No disrespect to John John Florence, but I wanted Kelly Slater to finish ahead of him at Pipeline in December and qualify for the Olympics. I’m sure a lot of surf fans, especially ones north of 40, felt the same way.
And he came so close! Had he beaten Italo Ferreira in the semi finals he would have done it, but of course, if he had we would have been deprived of seeing the extraordinarily like-able Italo win his first crown. (A call I made, I might note, at the beginning of 2019.)
And so now, Kelly, who’s basically carried pro surfing on his back for almost 30 years, and who still somehow cracked the Top 8 at age 47 (now 48) and won the Triple Crown, is left on the outside looking in. From my seat, that’s really not fair on a year when his beloved sport finally gets the Olympic stage it’s deserved since, well, since the days when the first surfer won a gold medal, Duke Kahanamoku. The Duke earned his Olympic hardware in swimming, but the point is that surfing’s had the history, organization and international popularity needed for Olympic inclusion for a very long time. Seeing men and women ride waves at the Tokyo Games this summer could be viewed as more of a lifetime achievement award than as an experimental event which may or may not stick around into the future.
Without a doubt there is no better person to represent surfing’s legacy on its biggest stage than Kelly Slater. He’s been synonymous with professional surfing since 1990. So many have tried and failed since then to become the “Next Kelly Slater” that we long ago gave up looking for his replacement.
Eleven world titles.
Numerous Hollywood credits.
Fantastic rivalries as other gifted surfers tried to dethrone him – his outlasting those rivalries gripped fans on a world-wide stage for the better part of three decades.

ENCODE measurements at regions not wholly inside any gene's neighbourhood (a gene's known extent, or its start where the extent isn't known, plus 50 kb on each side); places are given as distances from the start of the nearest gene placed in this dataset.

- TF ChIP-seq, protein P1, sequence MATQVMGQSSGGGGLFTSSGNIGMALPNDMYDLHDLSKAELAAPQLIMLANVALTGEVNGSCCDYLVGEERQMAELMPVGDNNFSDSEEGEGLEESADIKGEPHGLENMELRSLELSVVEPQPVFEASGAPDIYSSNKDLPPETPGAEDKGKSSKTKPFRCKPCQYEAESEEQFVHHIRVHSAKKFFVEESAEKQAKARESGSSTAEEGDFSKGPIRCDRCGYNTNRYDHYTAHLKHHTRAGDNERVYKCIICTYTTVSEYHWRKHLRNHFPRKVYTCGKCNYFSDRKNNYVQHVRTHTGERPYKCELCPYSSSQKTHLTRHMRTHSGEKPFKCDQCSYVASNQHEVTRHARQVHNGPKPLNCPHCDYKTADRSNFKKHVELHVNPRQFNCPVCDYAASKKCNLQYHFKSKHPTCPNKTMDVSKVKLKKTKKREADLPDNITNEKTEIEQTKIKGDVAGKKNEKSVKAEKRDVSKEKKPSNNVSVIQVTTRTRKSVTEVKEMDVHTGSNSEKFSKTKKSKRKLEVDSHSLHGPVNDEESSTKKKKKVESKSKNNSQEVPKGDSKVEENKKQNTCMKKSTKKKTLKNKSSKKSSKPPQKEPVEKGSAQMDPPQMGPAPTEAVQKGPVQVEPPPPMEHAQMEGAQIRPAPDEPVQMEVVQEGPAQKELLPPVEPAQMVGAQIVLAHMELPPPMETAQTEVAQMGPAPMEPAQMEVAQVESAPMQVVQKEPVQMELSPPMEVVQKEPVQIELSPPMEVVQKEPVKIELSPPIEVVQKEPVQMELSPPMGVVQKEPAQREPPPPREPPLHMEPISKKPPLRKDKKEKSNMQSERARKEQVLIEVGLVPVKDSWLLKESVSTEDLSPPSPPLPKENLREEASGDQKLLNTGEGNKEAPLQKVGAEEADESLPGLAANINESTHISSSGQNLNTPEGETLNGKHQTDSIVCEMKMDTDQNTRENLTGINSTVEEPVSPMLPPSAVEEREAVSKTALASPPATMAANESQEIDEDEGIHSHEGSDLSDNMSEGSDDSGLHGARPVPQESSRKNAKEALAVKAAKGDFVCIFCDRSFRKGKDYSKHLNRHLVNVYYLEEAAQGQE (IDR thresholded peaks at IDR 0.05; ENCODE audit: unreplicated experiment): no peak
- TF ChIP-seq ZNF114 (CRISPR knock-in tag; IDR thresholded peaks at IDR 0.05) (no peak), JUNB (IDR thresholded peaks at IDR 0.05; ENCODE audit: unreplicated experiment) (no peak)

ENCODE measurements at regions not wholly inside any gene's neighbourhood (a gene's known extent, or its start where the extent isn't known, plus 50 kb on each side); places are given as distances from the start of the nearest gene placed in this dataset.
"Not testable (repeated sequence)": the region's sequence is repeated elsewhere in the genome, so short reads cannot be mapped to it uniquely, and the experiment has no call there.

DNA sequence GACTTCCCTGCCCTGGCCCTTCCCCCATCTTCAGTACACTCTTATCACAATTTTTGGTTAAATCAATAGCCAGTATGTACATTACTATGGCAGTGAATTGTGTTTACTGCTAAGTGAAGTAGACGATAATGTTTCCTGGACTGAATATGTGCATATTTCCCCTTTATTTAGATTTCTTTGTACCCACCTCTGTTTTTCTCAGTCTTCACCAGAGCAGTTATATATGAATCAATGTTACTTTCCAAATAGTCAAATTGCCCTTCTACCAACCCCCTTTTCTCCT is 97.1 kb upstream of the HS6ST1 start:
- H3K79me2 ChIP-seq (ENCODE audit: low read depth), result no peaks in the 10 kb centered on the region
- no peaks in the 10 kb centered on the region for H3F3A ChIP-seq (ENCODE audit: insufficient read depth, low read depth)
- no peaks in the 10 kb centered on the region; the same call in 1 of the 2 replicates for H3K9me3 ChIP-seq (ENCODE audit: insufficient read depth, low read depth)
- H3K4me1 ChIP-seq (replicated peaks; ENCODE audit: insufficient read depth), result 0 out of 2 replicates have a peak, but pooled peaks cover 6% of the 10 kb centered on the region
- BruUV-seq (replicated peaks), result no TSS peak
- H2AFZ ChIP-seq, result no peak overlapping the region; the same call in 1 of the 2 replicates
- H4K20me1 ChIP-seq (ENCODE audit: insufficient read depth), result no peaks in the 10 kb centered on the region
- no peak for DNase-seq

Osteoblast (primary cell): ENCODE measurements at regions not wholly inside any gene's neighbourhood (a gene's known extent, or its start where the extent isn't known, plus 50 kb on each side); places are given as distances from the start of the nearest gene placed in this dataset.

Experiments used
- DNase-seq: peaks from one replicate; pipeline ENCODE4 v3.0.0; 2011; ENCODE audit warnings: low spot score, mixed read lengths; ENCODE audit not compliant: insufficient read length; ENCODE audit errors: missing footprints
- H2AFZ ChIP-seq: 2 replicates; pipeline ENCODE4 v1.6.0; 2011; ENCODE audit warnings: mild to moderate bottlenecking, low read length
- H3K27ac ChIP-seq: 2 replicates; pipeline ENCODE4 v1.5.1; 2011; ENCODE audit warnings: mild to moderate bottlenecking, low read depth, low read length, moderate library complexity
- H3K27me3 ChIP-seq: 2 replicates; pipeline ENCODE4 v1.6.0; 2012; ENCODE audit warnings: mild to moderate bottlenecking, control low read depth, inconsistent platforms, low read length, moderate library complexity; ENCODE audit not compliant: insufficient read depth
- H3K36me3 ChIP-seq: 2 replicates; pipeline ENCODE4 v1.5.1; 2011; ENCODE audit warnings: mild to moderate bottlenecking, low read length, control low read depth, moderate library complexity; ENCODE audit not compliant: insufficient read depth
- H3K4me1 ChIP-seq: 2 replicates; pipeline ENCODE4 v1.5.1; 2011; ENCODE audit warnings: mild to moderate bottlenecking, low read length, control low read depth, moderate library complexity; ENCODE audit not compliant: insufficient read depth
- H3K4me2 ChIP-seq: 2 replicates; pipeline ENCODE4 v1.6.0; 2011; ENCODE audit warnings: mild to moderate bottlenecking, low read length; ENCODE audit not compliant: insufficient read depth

And we haven’t even talked about his work on the most famous man-made wave known to humanity (the likes of which have often been discussed as future Olympic venues in various host cities). Kelly Slater made surfing mainstream and now richly deserves to be in its most mainstream event. He created the religion of competitive surfing and he doesn’t compete in its ultimate manifestation? A strong case could be made that surfing never would’ve received Olympic consideration in the first place without him.
Whether he’ll admit it or not, I suspect he put on one of his best performances at Pipeline (that 10 at Backdoor was otherworldly) with the singular motivation of walking into Tokyo’s Olympic stadium waving the stars and stripes this summer. But alas, it wasn’t meant to be, and so immediately the corners of the internet started buzzing with ideas of how the champ could somehow still compete.
The simplest solution might be for Kelly to surf for another nation. Much has been written about his distant Syrian ancestry and he’s also got Irish blood. Could he surf for one of these countries? I asked Evan Quarnstrom, the ISA’s marketing and media manager, if that was even possible and was told, flatly, “no.”
“Surfers cannot simply surf for any country,” said Quarnstrom. “They must be citizens and have a passport. For example, Tatiana Weston-Webb (surfing for team Brazil) is a Brazilian citizen.” Maui surfer Cody Young, who’s riding for team Canada is a Canadian citizen and passport holder.
Another obvious way for Kelly to get in would be if Kolohe Andino or John John Florence were to withdraw. Kelly would be next in line. No chance either of them is going to drop out just to give us a sentimental Slater sendoff – they could get injured and be forced to withdraw. Why did Tonya Harding and her husband’s crowbar just enter my brain as I wrote that? Kidding. Seriously, I don’t want a scenario like that so don’t get any ideas internet crazies.
Now, Kelly’s only option is probably to participate as a coach or USA surf team official. Quarnstrom said that nothing would prevent the organization from hiring him in any capacity. The team already has a head coach in Chris Stone. Brett Simpson leads the junior squad. I doubt they’d turn down the 11-time world champ if he puts his hand up and asked to be involved.
Regardless, can we all agree that Kelly needs to be on a plane to Tokyo in late July? Because an Olympic celebration of surfing without the King just doesn’t seem fitting.